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Let $F$ be a field, and $F[x,y]$ be a ring of polynomials in two variables. Is $F[x,y]$ a Principal Ideal Domain?

Also show that $F[x,y]/(y^2-x)$ and $F[x,y]/(y^2-x^2)$ are not isomorphic for any field $F$.

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No; for example, $(x,y)$ is a maximal ideal which is not principal in $F[x,y]$.

And also, $F[x,y]/(x^2-y^2)$ is not an integral domain since $(x-y)(x+y)=x^2-y^2$. On the other hand, the polynomial $y^2-x$ is irreducible and hence $F[x,y]/(x-y^2)$ is an integral domain.

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What does the notation $(x,y)$ stand for? – Manos Jul 28 '11 at 16:18
The ideal generated by $x$ and $y$! – Bruno Joyal Jul 28 '11 at 16:29
why $F[x,y]/(y^2-x)$ is an integral domain? I try to prove it, let f(x,y),g(x,y) belong to F[x,y], suppose $[f+(y^2-x)]$*$[g+(y^2-x)]$=$0$, we will get $ y^2-x $|$f(x,y)*g(x,y)$, then that lead to another question, is $(y^2-x)$ a prime ideal in F[x,y]? (we know F[x,y] is not PID, even if $y^2-x$ is irreducible, we still don't know whether it is prime$) – Youli Aug 2 '11 at 21:10
One way to see that the ideal generated by $y^2-x$ is prime in $F[x,y]$ is to note that it's prime in $F(x)[y]$. – Bruno Joyal Aug 3 '11 at 17:03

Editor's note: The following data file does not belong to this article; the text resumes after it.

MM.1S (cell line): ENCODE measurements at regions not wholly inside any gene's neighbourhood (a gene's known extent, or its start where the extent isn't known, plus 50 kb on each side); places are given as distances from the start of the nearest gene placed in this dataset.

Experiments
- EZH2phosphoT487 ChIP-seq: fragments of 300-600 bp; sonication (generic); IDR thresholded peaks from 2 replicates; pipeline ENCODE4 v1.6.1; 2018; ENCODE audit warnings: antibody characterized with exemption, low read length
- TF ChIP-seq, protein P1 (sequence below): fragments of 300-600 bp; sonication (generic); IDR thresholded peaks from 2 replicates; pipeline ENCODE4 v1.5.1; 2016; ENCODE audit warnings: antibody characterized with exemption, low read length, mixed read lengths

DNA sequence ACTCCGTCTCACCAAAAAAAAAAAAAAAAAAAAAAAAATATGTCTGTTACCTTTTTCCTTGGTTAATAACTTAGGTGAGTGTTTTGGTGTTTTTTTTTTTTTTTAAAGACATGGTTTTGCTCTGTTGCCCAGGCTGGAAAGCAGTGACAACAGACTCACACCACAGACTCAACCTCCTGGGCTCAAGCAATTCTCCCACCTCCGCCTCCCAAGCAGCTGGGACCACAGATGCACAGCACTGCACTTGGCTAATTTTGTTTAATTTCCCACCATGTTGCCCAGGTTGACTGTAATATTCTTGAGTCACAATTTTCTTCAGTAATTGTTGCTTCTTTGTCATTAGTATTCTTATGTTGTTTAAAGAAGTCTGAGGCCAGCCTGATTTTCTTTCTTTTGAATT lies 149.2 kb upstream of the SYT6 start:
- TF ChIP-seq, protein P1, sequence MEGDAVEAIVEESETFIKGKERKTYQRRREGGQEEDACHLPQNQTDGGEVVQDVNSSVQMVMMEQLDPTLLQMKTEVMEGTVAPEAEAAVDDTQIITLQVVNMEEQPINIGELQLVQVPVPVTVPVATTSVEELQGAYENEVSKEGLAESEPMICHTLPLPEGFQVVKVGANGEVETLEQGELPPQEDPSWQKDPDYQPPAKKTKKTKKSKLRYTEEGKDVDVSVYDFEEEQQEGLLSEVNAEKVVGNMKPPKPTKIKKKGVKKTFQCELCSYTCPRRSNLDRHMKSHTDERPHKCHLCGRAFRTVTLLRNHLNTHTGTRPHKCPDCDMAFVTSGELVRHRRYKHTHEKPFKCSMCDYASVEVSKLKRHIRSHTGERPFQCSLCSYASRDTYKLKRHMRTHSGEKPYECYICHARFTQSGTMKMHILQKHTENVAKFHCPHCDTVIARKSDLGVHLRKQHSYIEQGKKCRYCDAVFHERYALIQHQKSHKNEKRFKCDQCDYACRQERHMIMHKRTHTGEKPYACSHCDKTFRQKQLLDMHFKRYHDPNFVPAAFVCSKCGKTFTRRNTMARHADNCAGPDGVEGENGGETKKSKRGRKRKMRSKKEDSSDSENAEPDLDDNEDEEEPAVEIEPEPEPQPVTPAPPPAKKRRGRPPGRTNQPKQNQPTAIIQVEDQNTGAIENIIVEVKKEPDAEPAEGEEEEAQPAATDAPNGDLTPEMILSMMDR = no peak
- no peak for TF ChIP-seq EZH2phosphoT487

Another way to see that $F[x,y]/(x-y^2)$ is an integral domain is to observe that dividing by the ideal $(x-y^2)$ amounts to identifying $x$ with $y^2$, so the quotient ring is isomorphic to $F[y]$. – Andreas Blass Aug 7 '14 at 20:45

If $A$ is a commutative ring, a classical result states that the polynomial ring $A[x]$ is a PID if and only if $A$ is a field. It is a good exercise.

In your case, as $F[x]$ isn't a field, $F[x,y] \simeq (F[x])[y]$ cannot be a PID. (I'm not claiming it's the best proof).

For the second question, Bruno's answer will be hard to improve upon.

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One more easy way to see is, $(y^2-x)|f(x,y)g(x,y) \implies$ exist $f_0(x),g_0(x)\in F[x]$ such that $y^2-x|yf_0(x)+g_0(x)$ (if none of $f,g$ are zero) which is clearly absurd. So, $(y^2-x)$ is prime ideal of $F[x,y]$

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